What’s Up Facebook, Are You or Aren’t You Listening?

A recent report claims that Facebook may know a little too much about its users, taking over your smartphone’s own microphone to listen and change ads or what you see in your news feed based on what Facebook hears you saying. The company issued a denial, but the site certainly watches your every move online.

Experts say Facebook is listening 

Recently, a reported suggested that Facebook might be listening in on user’s conversations all of the time through the phone app version of the site. Facebook denies that its app listens to what’s happening around it, according to the Independent. But it does monitor what people are listening to or watching and then suggests that the user post about it.

While the app has been around for a couple of years, a warning from Kelli Burns, a mass communications professor at the University of South Florida, put it into the spotlight. Burns suggests that the app uses the audio feature to gather information and not really for helping users. (She later denied the statement.)

Facebook definitely uses information it gathers to serve its users (and, increasingly, anyone online) with relevant advertising. To prove her theory about the microphone, Burns tested it by discussing certain topics around the phone. The site then appeared to show relevant ads matching her conversation. 

Facebook says “we’re not listening” but… 

“Facebook does not use microphone audio to inform advertising or News Feed stories in any way,” said a Facebook spokesperson to the Independent. “Businesses are able to serve relevant ads based on people’s interests and other demographic information, but not through audio collection.” 

Facebook executives later wrote in a blog post:

“Some recent articles have suggested that we must be listening to people’s conversations in order to show them relevant ads. This is not true. We show ads based on people’s interests and other profile information – not what you’re talking out loud about.”

That sounds like data brokering to me. Data brokering is not that much different than listening in on our conversations. It entails collecting information from users.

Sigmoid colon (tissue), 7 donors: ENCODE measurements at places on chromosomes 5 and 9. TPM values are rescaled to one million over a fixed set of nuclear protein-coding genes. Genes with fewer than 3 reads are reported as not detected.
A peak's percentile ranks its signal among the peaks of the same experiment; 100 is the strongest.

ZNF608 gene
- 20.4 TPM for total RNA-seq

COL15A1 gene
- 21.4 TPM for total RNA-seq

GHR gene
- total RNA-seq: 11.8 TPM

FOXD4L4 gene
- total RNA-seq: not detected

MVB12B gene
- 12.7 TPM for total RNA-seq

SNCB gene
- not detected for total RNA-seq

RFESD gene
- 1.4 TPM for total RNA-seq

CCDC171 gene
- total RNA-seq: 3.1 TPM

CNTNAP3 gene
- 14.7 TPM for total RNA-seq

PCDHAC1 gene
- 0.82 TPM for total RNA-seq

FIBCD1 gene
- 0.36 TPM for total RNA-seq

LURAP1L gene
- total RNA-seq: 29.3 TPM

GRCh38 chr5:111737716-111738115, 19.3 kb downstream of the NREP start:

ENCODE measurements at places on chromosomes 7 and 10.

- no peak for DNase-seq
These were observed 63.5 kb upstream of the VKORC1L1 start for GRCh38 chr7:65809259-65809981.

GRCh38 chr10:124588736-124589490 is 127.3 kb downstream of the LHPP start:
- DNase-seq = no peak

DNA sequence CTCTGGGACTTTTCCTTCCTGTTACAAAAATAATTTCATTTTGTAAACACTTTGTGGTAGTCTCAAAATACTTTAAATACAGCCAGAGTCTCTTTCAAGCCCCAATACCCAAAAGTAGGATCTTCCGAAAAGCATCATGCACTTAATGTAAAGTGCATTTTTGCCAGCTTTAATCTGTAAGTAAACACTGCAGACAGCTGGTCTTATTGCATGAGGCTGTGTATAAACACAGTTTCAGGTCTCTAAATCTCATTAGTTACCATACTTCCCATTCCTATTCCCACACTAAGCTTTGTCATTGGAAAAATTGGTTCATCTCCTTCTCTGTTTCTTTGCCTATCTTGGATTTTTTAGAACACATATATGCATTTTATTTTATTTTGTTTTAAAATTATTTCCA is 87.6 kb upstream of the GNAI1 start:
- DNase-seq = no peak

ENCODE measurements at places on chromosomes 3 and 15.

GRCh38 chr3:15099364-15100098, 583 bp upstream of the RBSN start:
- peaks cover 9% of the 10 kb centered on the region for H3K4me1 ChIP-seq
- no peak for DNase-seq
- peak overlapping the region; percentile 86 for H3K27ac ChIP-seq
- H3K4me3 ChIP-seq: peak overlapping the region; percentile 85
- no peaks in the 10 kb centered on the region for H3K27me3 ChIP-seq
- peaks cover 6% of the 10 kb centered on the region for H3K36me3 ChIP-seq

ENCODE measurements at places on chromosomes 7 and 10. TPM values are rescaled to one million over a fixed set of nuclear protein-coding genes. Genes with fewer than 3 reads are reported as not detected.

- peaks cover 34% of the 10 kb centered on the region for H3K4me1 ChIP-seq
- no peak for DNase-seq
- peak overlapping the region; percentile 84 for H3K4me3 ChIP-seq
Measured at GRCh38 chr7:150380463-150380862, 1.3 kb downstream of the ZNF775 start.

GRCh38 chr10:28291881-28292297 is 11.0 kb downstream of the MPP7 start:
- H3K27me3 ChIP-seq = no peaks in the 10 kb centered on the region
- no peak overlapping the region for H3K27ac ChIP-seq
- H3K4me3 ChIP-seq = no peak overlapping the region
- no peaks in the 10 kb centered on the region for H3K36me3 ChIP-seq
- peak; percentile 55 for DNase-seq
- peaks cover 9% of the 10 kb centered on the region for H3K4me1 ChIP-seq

Belgium warns citizens to remain private

Last month, Belgian police warned citizens not to react to posts on social media. In February, Facebook launched six new ways of reacting to a post, alongside the Like button. The s0-called “Reaction” buttons were intended to respond to demand for a “Dislike” button by allowing people to share their feelings about posts without appearing to endorse what is said. 

According to the Belgian police, Facebook is using button data to collect information about people and decide how best to advertise to them. So they warned users to avoid using the buttons if they wanted to preserve their privacy. 

Facebook is collecting your information 

Data brokering is a multibillion-dollar business that collects, analyzes and sells your personal information, often without your explicit knowledge. When it comes to data collecting, no one does it better than Facebook. Facebook thus possesses what most established companies want: incredibly detailed user demographic and psychographic data on each of their 1.65 billion monthly users. 

But when is enough — enough? 

Right now, Facebook doesn’t need to listen in on your conversation. They already have all the  information on you that they can possible want — your likes, dislikes, wants, needs and spending habits. Let’s face it, despite our growing privacy concerns, without advertising the Internet would be a boring place. Companies (like Facebook) need to be profitable to survive, and for most the path to revenue is through advertising. 

But you can’t help but wonder, if we blindly allow social media sites free rein to collect and manage all of our personal data, what next?

—Katherine Marko

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